Although it is unlikely that you’ll install your own air conditioning system, you need to have at least a working knowledge of terminology and components if you want to be an informed homeowner and take a hand in ensuring that the work you’re having done will meet your needs and that it’s all up to code after you finish working with the air conditioning contractor. Of course, there’s only so much you can do and then a building inspector will have to sign off. But with a relatively small amount of research you can learn enough to ask the right questions and spot major issues with your HVAC installation. And you may find all kinds of mistakes when it comes to the equipment, materials, and layout involved in adding central heating and air to your structure. Here are just a few common mistakes to keep an eye out for so that you won’t have major problems (and attendant expense) down the line.
- Wrong size unit. The first mistake many people make is assuming that a larger system will keep your home cooler in the summer or deliver heat faster in the winter. In truth, installing an oversized furnace or AC unit will only decrease efficiency and increase costs. And it could cause a host of other unforeseen problems, as well. So make sure that you get equipment that is recommended for your square footage. These ratings are devised for a reason and it behooves you to pay heed – bigger isn’t always better, so don’t let a salesperson talk you into units that are wrong for your space.
- Improper ductwork. There are a couple of different types of ductwork, and each has benefits and drawbacks, as well as specific uses. For example, fiberglass duct board is great for climates that experience extreme temperatures. Since it is insulated, it won’t experience the same heat loss as sheet metal in the winter, nor will it have the same issues with condensation, rust, and/or mold during the hot summer months. But it’s definitely more expensive, so if you enjoy moderate climes you might not want to waste the money. And flexible ducts are preferred for tight spaces with lots of twists and turns, but they’re not as durable as other options. You might have to do some research to find the ducts that are right for your home, and you’ll likely find that some combination of materials may be used depending on your climate and the area of the home in which the ducts are located.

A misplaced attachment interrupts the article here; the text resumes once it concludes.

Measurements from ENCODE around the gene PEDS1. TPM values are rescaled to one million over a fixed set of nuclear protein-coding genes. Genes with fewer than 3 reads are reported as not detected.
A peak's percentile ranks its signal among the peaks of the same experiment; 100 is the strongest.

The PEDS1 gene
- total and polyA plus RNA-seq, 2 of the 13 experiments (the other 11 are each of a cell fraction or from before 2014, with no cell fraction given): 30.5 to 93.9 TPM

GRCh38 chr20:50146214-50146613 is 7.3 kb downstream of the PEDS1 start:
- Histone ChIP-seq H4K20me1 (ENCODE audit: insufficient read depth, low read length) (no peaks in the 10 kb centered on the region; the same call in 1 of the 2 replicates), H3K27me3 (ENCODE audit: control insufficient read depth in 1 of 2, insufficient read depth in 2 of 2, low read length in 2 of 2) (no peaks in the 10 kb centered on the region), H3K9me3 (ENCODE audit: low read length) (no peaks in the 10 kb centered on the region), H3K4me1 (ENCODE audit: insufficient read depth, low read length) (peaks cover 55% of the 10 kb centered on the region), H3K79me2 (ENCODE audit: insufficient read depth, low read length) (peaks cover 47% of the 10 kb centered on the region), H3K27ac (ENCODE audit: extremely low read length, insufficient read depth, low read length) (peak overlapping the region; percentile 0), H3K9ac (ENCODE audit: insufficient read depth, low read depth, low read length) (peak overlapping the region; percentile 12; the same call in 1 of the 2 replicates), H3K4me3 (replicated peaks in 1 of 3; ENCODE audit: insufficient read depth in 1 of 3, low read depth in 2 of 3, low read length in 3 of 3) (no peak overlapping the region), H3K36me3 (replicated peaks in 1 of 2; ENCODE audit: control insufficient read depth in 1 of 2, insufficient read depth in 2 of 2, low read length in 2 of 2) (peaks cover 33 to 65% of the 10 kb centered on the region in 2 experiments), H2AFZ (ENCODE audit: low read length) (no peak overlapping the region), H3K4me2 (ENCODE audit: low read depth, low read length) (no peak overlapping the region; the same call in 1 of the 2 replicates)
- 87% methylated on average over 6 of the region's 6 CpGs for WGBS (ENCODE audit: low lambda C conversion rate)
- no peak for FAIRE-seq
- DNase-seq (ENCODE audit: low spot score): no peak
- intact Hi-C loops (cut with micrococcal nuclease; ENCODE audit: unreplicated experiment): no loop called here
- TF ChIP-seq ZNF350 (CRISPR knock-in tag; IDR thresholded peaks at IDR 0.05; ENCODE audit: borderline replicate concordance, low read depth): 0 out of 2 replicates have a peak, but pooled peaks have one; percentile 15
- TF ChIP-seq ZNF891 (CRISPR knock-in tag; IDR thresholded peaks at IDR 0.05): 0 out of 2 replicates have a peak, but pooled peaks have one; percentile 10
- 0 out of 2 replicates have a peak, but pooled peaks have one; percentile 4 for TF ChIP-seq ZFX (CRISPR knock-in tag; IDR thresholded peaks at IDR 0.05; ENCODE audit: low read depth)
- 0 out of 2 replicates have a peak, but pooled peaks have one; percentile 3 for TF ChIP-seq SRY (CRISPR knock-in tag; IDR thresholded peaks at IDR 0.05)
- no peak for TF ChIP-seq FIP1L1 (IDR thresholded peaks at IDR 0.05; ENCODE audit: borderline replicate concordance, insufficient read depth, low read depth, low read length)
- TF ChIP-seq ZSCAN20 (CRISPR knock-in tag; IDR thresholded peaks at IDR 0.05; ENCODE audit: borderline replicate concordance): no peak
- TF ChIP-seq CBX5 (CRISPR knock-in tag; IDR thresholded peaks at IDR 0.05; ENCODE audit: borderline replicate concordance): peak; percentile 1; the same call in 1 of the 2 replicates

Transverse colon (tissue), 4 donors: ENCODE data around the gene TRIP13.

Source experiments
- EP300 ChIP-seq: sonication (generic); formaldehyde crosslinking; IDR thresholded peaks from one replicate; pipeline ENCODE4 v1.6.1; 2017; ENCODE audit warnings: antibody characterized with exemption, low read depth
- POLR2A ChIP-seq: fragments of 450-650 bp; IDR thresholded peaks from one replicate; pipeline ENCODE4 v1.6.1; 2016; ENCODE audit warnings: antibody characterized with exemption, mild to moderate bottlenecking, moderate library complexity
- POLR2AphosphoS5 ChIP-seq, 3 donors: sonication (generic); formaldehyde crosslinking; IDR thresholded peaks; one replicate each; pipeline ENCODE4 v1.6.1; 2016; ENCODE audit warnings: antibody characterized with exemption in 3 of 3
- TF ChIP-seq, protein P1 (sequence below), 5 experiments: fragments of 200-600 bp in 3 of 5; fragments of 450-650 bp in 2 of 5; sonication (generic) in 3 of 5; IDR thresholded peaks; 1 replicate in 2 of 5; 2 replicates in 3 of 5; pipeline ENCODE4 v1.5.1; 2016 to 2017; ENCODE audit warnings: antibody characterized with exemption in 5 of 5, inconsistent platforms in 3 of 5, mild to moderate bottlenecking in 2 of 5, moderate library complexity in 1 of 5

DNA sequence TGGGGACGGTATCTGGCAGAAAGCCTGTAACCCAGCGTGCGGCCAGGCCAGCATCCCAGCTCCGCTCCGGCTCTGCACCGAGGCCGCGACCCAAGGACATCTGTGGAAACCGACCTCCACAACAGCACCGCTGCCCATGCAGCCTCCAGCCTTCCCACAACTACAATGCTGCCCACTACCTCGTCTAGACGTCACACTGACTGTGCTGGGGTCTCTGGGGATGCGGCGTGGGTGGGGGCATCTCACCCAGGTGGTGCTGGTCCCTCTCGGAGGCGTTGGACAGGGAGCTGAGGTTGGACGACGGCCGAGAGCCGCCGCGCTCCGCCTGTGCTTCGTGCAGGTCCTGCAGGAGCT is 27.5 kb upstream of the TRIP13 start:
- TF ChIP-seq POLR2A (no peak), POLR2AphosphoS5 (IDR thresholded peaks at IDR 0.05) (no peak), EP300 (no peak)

- Poorly-placed ducts. Many unfinished attics offer the space needed to install the main lines of the ducting system, but the attic is also the hottest part of your home in the summer and the coldest in the winter, making it a poor candidate for the placement of ductwork. While you may have little choice in where your ducts are placed due to space limitations, you should ask for alternative options to ensure the best possible placement from the get-go.
- Poor ventilation. HVAC stands for heating, ventilation, and air conditioning, but a lot of people forget about the “V” in that equation. Ideally, your home is properly sealed so that you might preserve the interior climate rather than paying to heat or cool the outside thanks to leaks around doors, windows, and so on. That said, you still need proper ventilation to ensure that fresh air is brought in and stale air is vented out. Unless you relish the idea of dust, moisture and odor problems, and the potential for the build-up of harmful gases in your home, ventilation is a necessary component of the HVAC installation process.
- Upgrading only one component. When your furnace fails after years of use, you might think that all you need for increased furnace efficiency is a brand new, high-efficiency unit. But unless you install a digital, programmable thermostat to go with it and switch out the ducts (that were likely installed incorrectly in the first place, or that have deteriorated over time), chances are that you’re not going to enjoy optimum performance. And considering how much you’re spending on new equipment, you want to do all you can to make sure you get your money’s worth.